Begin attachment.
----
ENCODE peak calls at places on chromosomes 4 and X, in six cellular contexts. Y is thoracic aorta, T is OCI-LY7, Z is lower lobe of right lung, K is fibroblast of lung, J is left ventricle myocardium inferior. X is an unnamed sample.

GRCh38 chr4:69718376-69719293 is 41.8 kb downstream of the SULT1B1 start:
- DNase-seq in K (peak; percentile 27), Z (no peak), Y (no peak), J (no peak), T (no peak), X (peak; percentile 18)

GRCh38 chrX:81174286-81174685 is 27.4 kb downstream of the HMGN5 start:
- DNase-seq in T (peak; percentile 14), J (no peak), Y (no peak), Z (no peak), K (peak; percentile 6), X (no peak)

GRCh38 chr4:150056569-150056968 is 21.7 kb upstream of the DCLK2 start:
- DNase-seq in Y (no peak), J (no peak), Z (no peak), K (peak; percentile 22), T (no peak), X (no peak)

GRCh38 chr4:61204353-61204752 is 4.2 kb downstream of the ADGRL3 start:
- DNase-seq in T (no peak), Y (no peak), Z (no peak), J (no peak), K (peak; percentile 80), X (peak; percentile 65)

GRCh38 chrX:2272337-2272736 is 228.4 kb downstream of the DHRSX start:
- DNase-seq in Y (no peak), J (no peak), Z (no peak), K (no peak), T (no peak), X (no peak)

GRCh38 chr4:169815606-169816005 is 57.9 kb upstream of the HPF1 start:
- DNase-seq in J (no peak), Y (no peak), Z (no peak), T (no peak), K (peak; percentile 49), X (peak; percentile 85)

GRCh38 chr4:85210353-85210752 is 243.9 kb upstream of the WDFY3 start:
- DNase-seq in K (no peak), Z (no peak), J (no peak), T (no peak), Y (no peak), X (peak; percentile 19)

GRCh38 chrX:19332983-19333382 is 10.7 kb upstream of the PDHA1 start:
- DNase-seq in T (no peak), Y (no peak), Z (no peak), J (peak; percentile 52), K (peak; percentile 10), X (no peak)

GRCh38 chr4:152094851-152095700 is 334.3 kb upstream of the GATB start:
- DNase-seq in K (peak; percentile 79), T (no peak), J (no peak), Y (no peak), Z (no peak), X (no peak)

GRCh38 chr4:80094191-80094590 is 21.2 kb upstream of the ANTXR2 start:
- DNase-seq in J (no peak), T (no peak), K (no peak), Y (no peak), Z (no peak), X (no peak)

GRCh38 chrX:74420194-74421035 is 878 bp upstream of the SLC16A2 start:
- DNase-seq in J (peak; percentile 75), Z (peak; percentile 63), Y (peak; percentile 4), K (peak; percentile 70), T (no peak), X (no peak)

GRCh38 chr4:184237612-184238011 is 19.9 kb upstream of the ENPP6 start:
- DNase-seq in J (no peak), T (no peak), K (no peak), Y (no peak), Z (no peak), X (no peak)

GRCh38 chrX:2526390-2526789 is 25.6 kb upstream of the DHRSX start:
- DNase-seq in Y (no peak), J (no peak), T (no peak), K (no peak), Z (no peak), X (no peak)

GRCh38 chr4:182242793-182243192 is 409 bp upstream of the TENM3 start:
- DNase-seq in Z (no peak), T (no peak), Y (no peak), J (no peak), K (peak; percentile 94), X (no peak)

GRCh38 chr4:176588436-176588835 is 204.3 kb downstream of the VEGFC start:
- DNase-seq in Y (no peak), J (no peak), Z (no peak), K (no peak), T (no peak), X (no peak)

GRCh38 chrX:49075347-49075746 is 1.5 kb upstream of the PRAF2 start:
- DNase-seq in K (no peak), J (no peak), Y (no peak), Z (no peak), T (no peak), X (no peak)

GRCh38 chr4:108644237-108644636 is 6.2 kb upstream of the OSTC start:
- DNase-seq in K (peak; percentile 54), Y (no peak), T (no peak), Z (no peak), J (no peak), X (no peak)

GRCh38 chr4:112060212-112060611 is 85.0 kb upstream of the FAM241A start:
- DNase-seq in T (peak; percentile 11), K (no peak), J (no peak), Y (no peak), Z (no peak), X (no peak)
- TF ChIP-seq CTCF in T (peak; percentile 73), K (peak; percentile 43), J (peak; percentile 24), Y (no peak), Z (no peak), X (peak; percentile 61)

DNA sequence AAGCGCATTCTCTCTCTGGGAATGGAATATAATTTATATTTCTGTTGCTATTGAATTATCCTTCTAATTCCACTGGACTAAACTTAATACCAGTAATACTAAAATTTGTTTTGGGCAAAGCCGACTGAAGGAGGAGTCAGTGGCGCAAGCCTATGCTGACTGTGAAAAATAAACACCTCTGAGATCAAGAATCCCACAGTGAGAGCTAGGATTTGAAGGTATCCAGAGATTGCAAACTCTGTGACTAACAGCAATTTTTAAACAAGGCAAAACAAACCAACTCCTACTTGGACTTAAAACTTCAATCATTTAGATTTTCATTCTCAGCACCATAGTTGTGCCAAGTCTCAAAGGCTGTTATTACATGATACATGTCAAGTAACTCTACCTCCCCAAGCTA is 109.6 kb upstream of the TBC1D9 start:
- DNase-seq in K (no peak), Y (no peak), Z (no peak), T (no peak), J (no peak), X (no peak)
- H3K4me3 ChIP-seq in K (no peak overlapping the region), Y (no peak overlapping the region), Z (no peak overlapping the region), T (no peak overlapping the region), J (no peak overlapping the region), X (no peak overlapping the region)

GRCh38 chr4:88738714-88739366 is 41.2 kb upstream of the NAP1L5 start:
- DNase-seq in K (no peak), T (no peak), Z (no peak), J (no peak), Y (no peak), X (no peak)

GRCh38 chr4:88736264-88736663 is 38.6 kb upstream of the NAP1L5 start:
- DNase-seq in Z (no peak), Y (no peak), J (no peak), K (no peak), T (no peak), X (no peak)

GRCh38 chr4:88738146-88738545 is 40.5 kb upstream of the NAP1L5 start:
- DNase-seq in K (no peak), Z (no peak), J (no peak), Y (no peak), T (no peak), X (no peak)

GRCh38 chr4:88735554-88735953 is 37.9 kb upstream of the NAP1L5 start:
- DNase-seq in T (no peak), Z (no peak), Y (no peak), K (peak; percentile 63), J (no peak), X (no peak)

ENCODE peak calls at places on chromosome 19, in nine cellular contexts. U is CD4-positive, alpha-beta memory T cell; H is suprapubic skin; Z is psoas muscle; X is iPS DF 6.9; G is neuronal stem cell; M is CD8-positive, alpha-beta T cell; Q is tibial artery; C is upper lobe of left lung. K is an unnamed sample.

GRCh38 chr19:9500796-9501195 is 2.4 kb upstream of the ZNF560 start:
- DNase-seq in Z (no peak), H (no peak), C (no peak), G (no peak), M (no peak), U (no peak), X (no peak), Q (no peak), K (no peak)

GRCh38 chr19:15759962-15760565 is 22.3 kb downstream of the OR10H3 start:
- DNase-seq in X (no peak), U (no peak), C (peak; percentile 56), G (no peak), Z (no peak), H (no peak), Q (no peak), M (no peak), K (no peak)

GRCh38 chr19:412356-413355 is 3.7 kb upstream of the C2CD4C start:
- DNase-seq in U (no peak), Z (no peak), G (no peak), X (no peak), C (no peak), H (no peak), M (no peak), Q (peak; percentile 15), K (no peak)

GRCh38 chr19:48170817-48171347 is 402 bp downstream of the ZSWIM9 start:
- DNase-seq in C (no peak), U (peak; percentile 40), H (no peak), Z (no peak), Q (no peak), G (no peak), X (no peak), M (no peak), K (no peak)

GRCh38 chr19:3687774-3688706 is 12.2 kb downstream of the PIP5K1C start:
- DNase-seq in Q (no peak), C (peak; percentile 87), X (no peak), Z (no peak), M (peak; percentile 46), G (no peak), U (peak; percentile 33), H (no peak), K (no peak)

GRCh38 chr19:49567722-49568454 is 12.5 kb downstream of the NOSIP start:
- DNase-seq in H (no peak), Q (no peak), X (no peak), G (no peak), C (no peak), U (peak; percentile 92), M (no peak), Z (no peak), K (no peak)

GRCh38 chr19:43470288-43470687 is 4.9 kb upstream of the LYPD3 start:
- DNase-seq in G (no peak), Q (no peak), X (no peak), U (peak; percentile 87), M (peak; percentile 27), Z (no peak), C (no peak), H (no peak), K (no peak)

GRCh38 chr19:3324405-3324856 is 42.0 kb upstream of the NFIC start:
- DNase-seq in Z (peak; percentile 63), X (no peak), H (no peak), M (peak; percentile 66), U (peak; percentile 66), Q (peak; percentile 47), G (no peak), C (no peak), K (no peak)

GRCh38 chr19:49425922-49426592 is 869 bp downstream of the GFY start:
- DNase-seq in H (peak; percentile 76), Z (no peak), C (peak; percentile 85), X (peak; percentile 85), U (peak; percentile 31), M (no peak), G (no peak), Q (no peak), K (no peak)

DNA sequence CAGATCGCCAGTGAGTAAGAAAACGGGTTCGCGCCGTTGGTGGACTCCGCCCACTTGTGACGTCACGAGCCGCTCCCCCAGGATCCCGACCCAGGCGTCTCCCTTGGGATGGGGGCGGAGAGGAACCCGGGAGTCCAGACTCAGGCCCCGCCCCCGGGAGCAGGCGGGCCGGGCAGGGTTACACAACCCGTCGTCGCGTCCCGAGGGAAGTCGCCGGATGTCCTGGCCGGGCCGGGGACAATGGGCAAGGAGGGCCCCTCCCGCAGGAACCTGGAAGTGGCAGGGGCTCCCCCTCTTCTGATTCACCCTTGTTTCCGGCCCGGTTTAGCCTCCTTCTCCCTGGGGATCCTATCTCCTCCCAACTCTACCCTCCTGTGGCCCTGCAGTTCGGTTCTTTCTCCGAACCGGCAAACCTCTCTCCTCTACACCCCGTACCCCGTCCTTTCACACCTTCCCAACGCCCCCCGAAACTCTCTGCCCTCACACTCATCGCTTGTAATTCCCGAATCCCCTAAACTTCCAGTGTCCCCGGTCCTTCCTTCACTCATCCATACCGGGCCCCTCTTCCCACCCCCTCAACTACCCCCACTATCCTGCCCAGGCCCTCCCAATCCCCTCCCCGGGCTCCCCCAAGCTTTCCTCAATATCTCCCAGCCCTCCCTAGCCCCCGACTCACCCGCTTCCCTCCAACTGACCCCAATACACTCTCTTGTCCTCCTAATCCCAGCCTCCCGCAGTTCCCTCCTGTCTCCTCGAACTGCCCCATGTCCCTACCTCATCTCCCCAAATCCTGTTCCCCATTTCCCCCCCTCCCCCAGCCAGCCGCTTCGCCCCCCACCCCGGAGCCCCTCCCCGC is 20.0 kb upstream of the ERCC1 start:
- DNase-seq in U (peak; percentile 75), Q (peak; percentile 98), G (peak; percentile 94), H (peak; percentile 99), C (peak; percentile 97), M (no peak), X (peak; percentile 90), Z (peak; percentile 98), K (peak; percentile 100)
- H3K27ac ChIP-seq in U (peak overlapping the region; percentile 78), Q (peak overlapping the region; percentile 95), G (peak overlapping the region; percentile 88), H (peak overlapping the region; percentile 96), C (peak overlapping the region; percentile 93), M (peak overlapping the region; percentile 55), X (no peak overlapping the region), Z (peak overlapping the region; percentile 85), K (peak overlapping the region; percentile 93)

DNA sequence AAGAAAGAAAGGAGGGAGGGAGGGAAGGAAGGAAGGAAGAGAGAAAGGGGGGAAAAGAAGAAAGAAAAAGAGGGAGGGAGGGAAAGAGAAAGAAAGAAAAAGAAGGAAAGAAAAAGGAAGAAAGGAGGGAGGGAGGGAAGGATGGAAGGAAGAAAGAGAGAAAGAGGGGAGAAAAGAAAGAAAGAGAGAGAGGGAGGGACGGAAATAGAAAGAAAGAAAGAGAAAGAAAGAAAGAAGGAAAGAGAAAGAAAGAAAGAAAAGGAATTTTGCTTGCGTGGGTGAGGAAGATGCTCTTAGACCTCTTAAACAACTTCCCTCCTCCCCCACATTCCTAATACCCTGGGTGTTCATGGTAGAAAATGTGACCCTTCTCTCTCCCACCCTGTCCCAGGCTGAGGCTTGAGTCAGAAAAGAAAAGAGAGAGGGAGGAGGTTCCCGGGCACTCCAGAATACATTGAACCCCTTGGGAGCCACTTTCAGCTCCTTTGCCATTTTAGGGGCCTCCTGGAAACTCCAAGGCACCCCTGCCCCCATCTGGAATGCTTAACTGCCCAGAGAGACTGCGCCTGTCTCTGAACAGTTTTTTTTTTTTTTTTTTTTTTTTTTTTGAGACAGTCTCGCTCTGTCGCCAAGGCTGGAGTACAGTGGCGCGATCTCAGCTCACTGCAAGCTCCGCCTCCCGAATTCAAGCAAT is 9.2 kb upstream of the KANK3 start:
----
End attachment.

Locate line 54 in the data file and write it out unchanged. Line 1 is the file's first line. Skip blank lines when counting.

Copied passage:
- DNase-seq in X (no peak), U (no peak), C (peak; percentile 56), G (no peak), Z (no peak), H (no peak), Q (no peak), M (no peak), K (no peak)